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Thousands gather for first annual STEAM-a-Palooza event


 

Frigid temperatures couldn't keep the crowd away from the Grandview High School grounds during the early morning hours of Nov. 21.

On this crisp Saturday morning immediately after one of the first significant snowfalls of the year, hundreds of students from across the Cherry Creek School District joined parents, teachers, staff members and other community representatives to brave the cold on the Grandview lawn. They watched intently as a weather balloon made of rubber and filled with helium floated just above their heads; 7News Chief Meteorologist Mike Nelson stood in the center of the gathering, offering context and facts about the impending experiment.

The experiment was relatively run of the mill – the National Weather Service launches similar weather balloons on a daily basis to gauge atmospheric conditions. Still, as the crowd counted down for the formal balloon launch and the massive white sphere floated skyward, it was impossible to escape a special sense of extravagance, wonder and magic.

It was exactly the kind of atmosphere organizers wanted to create for the Cherry Creek School District's first annual STEAM-a-Palooza, a celebration of science, technology, engineering, art and math that spanned an entire afternoon.

The balloon launch served as the informal launch of the event; after the balloon disappeared into the clear blue sky, attendees headed into Grandview to watch student-led displays of ingenuity and research.

Billed as a "Junkyard Challenge," the event offered students from across the district insights into the programs that commence in elementary school and develop through middle and high school tracks. From robotics demonstrations to artwork created with the latest, cutting-edge software and 3-D printers, the event displayed a fusion of scientific know-how and creative brilliance.

"This event is designed to show the community that the Cherry Creek School District is very involved in STEM and building 21st-century skills," said Rob Combs, a technology teacher at Grandview who helped organize the event. He added that including the arts component with the traditional Science, Technology, Engineering and Mathematics components was a priority in organizing the event. "Teaching students art along with STEM is teaching kids how to think creatively and how to come up with solutions to a problem."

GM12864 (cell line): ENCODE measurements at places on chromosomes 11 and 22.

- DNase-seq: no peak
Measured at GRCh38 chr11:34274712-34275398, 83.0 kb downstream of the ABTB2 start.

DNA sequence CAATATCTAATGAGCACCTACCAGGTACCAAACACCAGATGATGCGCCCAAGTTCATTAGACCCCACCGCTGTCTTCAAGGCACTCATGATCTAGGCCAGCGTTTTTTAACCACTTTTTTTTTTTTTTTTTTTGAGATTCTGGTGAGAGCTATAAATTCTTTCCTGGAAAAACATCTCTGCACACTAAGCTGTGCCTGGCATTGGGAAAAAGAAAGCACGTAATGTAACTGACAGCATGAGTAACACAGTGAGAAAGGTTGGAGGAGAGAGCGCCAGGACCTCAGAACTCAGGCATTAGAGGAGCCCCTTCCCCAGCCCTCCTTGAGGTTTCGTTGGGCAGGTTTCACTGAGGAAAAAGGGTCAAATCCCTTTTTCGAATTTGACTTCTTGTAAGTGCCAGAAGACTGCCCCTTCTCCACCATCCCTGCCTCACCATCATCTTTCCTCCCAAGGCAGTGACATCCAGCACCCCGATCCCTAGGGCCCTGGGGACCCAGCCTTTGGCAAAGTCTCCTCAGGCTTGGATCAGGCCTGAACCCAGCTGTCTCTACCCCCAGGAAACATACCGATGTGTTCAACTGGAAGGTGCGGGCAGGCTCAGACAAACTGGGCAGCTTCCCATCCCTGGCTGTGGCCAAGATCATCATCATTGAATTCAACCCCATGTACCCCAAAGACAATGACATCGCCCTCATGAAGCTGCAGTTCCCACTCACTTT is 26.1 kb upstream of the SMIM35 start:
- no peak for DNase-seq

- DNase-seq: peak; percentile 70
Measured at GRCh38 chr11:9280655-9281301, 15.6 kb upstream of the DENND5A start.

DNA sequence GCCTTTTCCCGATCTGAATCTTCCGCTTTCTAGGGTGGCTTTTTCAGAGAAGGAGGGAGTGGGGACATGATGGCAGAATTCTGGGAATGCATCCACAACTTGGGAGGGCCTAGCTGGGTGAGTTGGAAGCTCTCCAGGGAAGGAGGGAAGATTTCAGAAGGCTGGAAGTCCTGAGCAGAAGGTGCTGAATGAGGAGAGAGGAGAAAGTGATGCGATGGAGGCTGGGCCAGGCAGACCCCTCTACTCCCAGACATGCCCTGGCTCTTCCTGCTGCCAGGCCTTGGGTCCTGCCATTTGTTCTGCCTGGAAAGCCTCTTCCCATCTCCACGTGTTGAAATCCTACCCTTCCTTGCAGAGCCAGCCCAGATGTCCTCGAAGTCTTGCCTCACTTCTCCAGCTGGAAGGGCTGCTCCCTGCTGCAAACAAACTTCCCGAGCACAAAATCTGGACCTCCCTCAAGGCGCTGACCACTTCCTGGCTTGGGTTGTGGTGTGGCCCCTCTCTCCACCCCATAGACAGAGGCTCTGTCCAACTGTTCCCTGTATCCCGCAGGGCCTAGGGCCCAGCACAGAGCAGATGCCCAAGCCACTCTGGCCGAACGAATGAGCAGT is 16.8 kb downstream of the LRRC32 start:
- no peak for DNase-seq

The balance between scientific ingenuity and creative problem-solving was on display across the school, as elementary and middle school students operated individually designed robots via remote controls and high school students showed off graphic arts and architecture projects.

Even the opening weather balloon launch fused elements of pure science and artistic flair. The balloon itself had a purely scientific purpose, one that would offer valuable data about the local atmospheric conditions.

"The kids are doing exactly what the National Weather Service does every day," Mike Nelson said after the launch. A screen set up in the Grandview lobby beamed data figures about the position of the balloon and the status of its payload. "You might think this is archaic in the age of supercomputers and satellites … but in the lowest part of the atmosphere, the first 10,000 to 20,000 feet, it gives us very high-resolution data of temperature profiles and moisture. That's really important information."

At the same time, it took creative skill and a degree of artistry to finalize the design of the balloon and put it together. The launch held an element of theatricality, the same kind of drama that caught Nelson's attention during similar experiments conducted during childhood.

"When I was kid, we had this unbelievable thunderstorm with tornado warnings and large hail and trees down. Even though it was a destructive storm, I thought it was one of the most exciting thing I'd ever seen," Nelson recalled. "That's what inspired me to be a meteorologist. I'm inspired and encouraged by the turnout – the more that we get our young people to be wanting to be scientists and engineers, that's the key to solving a lot of the issues that we face."

With a turnout numbering in the thousands, the district's premiere STEAM-a-Palooza event made an impressive amount of progress in realizing that mission.

"I'm amazed that we got this many people here on the first try," Combs said. "Our attention is to make this an annual event. Every year, we want to make it a little bit bigger, a little bit better."

The Cherry Creek Schools Foundation provided a grant of $5,000 to six elementary schools for the initial funding of VEX IQ Robotics which were a major display at this year’s event.

Our Impact This Year

  • Students Helped

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    570

  • Dollars Raised

    $638000

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